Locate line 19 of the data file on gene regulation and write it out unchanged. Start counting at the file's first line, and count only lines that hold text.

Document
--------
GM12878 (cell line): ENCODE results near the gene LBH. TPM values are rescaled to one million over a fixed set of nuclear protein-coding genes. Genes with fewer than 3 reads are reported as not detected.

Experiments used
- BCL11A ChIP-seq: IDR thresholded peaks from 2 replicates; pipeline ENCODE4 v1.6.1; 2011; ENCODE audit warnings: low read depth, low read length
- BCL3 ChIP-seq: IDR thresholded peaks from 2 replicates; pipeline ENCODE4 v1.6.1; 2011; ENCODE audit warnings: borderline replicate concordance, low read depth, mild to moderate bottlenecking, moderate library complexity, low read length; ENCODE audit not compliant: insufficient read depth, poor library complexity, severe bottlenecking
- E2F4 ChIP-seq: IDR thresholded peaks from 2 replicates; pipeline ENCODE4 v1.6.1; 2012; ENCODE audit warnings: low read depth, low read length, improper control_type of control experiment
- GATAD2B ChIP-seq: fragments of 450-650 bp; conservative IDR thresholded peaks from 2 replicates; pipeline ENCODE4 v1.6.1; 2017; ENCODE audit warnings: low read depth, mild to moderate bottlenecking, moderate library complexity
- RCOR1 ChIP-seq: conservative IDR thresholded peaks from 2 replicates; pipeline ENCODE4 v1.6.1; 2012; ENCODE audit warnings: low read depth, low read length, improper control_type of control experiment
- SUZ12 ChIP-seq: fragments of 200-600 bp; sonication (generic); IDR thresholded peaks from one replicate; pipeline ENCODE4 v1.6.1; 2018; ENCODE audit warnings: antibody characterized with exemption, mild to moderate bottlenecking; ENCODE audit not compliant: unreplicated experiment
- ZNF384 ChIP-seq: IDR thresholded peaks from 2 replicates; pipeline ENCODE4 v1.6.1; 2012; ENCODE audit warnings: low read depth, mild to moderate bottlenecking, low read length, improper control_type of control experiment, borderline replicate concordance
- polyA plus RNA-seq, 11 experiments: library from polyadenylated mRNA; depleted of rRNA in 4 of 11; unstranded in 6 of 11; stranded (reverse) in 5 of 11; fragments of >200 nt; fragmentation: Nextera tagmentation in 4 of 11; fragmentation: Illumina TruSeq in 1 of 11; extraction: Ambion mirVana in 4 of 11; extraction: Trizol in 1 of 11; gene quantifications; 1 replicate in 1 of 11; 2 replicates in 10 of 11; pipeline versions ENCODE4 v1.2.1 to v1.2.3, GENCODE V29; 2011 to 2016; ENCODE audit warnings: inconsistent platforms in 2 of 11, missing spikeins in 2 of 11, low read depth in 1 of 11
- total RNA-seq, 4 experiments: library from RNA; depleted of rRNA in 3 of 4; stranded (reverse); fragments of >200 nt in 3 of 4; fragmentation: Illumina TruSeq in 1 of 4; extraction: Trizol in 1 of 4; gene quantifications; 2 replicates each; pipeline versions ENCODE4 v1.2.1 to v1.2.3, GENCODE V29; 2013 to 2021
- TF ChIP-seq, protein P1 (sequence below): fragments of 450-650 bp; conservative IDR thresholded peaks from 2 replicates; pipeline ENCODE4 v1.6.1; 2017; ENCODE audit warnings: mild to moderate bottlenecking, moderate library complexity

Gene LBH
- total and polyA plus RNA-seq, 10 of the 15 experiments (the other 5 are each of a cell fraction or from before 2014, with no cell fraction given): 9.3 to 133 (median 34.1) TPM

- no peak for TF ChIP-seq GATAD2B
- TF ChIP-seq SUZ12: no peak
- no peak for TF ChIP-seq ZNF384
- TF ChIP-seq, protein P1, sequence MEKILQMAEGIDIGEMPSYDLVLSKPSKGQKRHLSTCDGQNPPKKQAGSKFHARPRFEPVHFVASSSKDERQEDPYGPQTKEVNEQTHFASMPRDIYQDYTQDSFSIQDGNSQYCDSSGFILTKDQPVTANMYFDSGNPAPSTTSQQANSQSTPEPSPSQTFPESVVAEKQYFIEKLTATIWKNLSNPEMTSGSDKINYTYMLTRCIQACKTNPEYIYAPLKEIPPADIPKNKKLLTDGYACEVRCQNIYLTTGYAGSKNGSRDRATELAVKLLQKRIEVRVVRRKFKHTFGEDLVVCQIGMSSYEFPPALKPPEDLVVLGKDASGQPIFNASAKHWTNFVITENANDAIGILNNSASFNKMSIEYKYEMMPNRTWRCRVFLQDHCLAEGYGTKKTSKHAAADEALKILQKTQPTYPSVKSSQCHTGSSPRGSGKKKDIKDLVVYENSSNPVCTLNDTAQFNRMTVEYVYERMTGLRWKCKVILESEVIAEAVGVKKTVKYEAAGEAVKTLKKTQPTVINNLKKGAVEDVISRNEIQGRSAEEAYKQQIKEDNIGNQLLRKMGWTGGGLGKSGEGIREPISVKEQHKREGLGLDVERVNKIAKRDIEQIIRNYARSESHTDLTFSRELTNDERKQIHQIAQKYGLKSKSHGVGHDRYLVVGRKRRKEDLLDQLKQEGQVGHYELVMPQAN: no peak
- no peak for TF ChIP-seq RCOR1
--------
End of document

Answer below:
- no peak for TF ChIP-seq RCOR1